toronto lockdown

Toronto to remain in grey-lockdown zone for 2 more weeks but patios can open

Sorry, folks; Toronto will not be entering the red zone of Ontario's COVID-19 response framework on Monday as many had hoped — but there is some good news by way of modifications to dining rules in the grey zone.

Based on the advice of local officials such as Toronto Medical Officer of Health Dr. Eileen de Villa, the province announced on Friday that it would be keeping both Toronto and Peel at the most-restrictive level of its reopening framework for at least two more weeks.

Hair salons, gyms, cinemas and pretty much everything else prohibited under grey zone rules will remain closed, but the Ford government has agreed to allow outdoor dining to resume in Canada's largest city.

It may not be what people had been hoping for last week, when Mayor John Tory was hintng that Toronto would move into the red zone as soon as possible, but it's better than nothing — and way less restrictive than the full three-week lockdown being recommended by some health experts.

As of 12:01 a.m. on Saturday, March 20, restaurants in grey-lockdown zones (read: Toronto and Peel) will be permitted to open for outdoor dining across Ontario. In other words, patio season will begin in less than 12 hours.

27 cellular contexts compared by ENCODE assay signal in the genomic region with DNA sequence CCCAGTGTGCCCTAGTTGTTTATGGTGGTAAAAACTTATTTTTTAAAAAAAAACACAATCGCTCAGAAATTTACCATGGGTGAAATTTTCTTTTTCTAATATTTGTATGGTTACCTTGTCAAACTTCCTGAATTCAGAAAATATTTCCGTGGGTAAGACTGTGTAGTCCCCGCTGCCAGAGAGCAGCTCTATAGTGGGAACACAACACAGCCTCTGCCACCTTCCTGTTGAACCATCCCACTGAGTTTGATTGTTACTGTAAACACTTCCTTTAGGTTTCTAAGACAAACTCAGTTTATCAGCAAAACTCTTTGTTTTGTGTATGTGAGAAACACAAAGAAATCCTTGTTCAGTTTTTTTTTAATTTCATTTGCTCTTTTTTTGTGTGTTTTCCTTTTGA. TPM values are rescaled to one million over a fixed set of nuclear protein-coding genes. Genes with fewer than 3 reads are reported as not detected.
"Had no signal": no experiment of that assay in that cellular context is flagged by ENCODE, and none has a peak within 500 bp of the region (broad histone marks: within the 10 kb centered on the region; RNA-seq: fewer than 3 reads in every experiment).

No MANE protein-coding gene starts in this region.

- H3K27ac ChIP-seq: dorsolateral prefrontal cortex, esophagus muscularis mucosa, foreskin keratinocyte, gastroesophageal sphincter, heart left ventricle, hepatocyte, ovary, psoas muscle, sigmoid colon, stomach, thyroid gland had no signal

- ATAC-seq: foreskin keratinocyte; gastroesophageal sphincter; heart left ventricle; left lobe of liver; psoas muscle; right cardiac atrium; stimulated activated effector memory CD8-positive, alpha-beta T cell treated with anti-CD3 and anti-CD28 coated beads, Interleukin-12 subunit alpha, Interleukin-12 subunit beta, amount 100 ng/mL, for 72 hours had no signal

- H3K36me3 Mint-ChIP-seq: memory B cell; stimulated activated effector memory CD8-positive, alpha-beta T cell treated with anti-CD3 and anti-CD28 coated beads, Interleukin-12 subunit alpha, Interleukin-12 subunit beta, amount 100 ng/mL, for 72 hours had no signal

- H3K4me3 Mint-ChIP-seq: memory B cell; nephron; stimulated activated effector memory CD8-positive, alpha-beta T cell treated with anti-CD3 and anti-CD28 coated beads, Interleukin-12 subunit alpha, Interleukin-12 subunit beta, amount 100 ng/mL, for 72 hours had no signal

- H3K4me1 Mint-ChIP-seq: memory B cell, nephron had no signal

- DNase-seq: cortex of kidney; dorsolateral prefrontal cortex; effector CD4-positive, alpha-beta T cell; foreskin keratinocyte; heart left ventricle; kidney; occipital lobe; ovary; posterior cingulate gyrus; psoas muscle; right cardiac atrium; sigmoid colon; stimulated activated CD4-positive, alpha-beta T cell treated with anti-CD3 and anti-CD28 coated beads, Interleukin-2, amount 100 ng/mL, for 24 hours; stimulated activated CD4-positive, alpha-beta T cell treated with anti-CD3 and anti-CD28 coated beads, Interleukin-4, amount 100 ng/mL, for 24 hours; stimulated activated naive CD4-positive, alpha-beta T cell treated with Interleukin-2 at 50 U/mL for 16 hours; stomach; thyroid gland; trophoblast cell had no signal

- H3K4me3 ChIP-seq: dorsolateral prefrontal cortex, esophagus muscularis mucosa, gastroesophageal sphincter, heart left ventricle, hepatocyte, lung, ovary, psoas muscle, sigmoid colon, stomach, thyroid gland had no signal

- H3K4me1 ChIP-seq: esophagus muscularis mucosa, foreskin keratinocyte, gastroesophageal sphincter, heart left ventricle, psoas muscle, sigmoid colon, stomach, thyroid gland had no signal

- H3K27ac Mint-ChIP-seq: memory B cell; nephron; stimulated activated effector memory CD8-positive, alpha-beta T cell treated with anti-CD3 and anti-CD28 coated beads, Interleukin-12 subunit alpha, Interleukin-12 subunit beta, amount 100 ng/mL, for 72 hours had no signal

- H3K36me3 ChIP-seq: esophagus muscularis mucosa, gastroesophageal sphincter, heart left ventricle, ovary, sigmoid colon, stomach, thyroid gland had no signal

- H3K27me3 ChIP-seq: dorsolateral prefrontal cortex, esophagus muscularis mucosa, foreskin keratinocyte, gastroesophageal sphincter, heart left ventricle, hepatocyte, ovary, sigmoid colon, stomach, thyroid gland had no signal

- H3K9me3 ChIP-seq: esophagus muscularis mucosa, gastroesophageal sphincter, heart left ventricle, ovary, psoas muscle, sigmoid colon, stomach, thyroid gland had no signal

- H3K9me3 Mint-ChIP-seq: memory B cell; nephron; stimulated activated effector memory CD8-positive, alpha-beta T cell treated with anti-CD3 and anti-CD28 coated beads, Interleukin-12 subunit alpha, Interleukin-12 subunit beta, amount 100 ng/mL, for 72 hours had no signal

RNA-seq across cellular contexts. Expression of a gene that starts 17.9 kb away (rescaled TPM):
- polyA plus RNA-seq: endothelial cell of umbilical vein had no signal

On top of that, the province is allowing restaurants in red-control regions to open at 50 per cent capacity (maximum 50 people) indoors. Orange-restrict zones are capped at a maximum of 100 people indoors.

Key to note among these changes is that people can only dine on patios with members of their own household in grey. Red and orange zone businesses will similarly have to limit indoor dining to "members of the same household with exemptions for patrons who live alone and caregivers."

The idea of changing grey zone rules locally to allow for some outdoor activities, such as patio dining, had been proposed by Tory on Wednesday. Ford himself expressed support for the idea on Thursday.

What had not been publicly discussed was the idea of allowing up to 50 people inside red-control zone restaurants. It's not clear if this rule change will apply in Toronto when it finally gets the green light to move beyond grey into red.

Dr. de Villa and other health officials have expressed concern over the idea of reopening too quickly in hot spot regions such as ours, given the recent spread of new viral variants and the apparent emergence of a third wave.

"We've been in conversation with the province, and specifically with the chief medical officer of health, about where next to take Toronto within the provincial COVID-19 framework," said de Villa during a press conference on Wednesday.

"At this time, it is my view that data do not support the kind of reopening that would be provided for under the red zone designation."

The medical officer did, however, acknowledge the negative mental health and economic impacts that extended lockdown measures are taking, expressing her support for "a modest expansion of the options available to people in Toronto — particularly outdoor-focused activity."

Lead photo by

Hector Vasquez


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